LONDON (Reuters) - The world’s biggest nuclear operator, France’s EDF, is considering building four new reactors in Britain if given the go ahead and says it can have the first of them running by the end of 2017.
The government is close to deciding whether to approve a new generation of reactors to avoid a looming power crisis as ageing power stations are retired and climate change fears hold back gas and coal plants.
“We are looking at the possibility of building four nuclear power plants in the UK on our own or in partnership with others before 2025,” EDF’s UK division said in its response to a government consultation on new nuclear capacity.
“We believe that new nuclear can be on line in the UK by 2017 ... allowing the public to be fully consulted at all relevant stages,” it added.
The government has signalled its support for nuclear power, which is virtually CO2 free and would help Britain meet EU-wide goals of cutting CO2 emissions by 20 percent by 2020.
Environmentalists say nuclear power stations are too risky following the 1986 explosion at Chernobyl and the spent fuel remains radioactive for generations, but power companies say alternatives like wave or tidal power are still far from viable and wind is not sufficiently reliable.
EDF Energy, whose parent company runs the fleet of reactors supplying 80 percent of France’s electricity, said it would need no subsidies from the UK government for new reactors.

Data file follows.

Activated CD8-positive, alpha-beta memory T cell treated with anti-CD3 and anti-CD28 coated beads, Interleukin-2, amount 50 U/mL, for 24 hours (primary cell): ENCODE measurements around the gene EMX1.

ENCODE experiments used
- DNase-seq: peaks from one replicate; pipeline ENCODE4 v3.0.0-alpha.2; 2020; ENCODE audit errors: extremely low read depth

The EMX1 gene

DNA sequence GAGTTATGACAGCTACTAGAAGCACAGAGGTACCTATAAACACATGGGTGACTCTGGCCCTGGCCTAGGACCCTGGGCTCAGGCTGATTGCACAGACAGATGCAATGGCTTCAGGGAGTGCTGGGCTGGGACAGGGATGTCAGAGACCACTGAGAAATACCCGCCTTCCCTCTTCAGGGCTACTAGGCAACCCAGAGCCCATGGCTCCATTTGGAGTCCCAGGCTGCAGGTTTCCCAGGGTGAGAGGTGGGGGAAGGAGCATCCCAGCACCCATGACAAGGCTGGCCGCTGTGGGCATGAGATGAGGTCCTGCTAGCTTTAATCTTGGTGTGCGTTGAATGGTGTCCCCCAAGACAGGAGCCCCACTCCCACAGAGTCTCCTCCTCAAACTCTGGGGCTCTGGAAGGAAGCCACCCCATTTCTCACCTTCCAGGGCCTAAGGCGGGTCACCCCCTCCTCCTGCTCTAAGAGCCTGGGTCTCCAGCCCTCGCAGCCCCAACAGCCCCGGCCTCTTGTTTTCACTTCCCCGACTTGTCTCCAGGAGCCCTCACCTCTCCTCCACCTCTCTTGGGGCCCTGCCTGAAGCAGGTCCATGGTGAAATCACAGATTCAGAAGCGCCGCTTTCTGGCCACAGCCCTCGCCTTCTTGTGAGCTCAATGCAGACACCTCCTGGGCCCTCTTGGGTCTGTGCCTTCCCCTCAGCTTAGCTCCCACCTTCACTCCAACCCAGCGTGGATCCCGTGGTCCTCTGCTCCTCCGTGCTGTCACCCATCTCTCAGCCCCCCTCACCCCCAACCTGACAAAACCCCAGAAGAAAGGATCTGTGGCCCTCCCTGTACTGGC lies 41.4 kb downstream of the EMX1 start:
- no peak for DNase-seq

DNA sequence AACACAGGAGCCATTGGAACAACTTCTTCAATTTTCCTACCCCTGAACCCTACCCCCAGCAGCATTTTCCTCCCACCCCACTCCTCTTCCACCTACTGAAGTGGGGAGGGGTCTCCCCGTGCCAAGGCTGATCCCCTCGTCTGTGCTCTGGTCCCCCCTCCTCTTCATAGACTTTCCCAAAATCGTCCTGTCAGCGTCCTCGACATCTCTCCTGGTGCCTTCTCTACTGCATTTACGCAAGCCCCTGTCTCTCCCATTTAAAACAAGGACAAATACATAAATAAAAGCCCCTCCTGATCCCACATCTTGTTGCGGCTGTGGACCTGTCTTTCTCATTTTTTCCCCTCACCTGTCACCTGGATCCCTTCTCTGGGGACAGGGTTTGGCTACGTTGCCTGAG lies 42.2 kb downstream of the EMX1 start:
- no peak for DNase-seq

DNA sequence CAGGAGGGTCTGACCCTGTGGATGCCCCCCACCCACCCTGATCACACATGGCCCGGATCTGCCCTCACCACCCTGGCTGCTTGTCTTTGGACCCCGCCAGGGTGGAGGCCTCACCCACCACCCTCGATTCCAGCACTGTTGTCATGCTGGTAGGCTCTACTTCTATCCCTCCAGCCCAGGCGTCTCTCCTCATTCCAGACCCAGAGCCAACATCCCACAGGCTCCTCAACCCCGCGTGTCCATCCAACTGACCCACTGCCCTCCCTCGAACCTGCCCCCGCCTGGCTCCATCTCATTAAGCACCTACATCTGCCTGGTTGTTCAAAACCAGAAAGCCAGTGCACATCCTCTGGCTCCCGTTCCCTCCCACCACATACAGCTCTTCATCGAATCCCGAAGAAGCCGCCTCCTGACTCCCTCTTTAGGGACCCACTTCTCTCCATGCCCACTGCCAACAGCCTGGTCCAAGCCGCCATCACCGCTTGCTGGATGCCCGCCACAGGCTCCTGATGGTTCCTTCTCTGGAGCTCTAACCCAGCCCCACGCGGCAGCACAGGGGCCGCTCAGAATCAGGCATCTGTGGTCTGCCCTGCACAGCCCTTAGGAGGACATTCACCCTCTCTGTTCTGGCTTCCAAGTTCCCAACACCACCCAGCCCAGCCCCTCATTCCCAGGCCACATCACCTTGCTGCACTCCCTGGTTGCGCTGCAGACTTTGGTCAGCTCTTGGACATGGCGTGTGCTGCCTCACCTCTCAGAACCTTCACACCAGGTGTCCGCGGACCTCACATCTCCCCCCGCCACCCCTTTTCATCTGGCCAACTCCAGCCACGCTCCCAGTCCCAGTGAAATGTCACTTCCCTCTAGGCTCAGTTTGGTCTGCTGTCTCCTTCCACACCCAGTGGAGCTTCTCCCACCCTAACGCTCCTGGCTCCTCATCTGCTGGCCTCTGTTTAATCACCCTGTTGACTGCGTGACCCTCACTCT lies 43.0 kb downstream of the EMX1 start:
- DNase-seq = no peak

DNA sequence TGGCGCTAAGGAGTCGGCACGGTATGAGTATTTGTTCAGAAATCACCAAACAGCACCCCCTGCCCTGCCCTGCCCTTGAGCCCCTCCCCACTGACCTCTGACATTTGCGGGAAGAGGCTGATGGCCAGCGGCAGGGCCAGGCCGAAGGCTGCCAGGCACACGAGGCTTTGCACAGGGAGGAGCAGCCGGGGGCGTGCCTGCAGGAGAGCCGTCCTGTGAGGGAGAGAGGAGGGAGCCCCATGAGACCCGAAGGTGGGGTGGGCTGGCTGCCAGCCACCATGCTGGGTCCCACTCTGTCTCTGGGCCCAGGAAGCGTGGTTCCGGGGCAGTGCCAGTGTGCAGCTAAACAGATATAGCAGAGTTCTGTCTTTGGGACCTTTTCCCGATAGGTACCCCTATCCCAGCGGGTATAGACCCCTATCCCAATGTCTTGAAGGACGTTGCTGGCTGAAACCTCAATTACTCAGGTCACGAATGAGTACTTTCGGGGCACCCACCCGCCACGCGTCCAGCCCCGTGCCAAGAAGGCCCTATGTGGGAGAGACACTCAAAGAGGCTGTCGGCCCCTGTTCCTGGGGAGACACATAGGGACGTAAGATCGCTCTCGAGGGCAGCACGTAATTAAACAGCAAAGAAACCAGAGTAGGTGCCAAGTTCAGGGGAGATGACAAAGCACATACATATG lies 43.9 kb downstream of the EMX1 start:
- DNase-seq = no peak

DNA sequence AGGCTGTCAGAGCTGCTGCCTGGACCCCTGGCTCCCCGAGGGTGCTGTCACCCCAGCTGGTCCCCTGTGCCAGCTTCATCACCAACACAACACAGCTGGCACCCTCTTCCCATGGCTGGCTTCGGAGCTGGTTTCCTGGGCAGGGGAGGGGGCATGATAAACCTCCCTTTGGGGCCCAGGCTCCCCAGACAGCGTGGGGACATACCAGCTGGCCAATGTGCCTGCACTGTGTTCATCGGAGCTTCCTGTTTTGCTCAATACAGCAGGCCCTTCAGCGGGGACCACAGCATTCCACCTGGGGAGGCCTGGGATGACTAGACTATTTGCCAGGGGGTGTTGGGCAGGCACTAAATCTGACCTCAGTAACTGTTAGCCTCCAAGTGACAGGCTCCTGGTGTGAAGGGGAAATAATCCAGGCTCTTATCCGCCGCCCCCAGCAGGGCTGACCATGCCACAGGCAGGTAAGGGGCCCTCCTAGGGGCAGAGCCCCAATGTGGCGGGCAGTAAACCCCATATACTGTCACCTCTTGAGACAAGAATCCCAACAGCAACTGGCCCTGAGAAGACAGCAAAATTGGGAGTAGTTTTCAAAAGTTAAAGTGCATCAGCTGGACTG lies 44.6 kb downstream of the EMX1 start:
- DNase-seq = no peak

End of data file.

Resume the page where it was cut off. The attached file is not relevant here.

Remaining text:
“The private sector should cover the full costs of new nuclear, including the costs of decommissioning and waste management,” it added.
EDF is currently building a reactor at Flamanville in France and estimates the total cost at 3.3 billion euros ($4.66 billion).
“That doesn’t mean we’d invest four times 3.3 billion euros, as we’re expecting we’ll have partners,” Chief Executive Vincent de Rivaz told Reuters.
EDF has already said it is talking to British Energy.
“They’d be scheduled over the years to replace existing nuclear plants as they close,” said de Rivaz. “All the construction experience gained in France will then be available to the UK.”
EDF said most of Britain’s nuclear and coal capacity would close over the next 15 years, leaving a possible energy gap of 15-33 gigawatts by the end of 2015.
“Government’s modelling anticipates new nuclear coming on line in 2020 and ... an energy gap opening between 2016 and 2022,” it added. “We believe that the date of 2020 is unduly pessimistic.”
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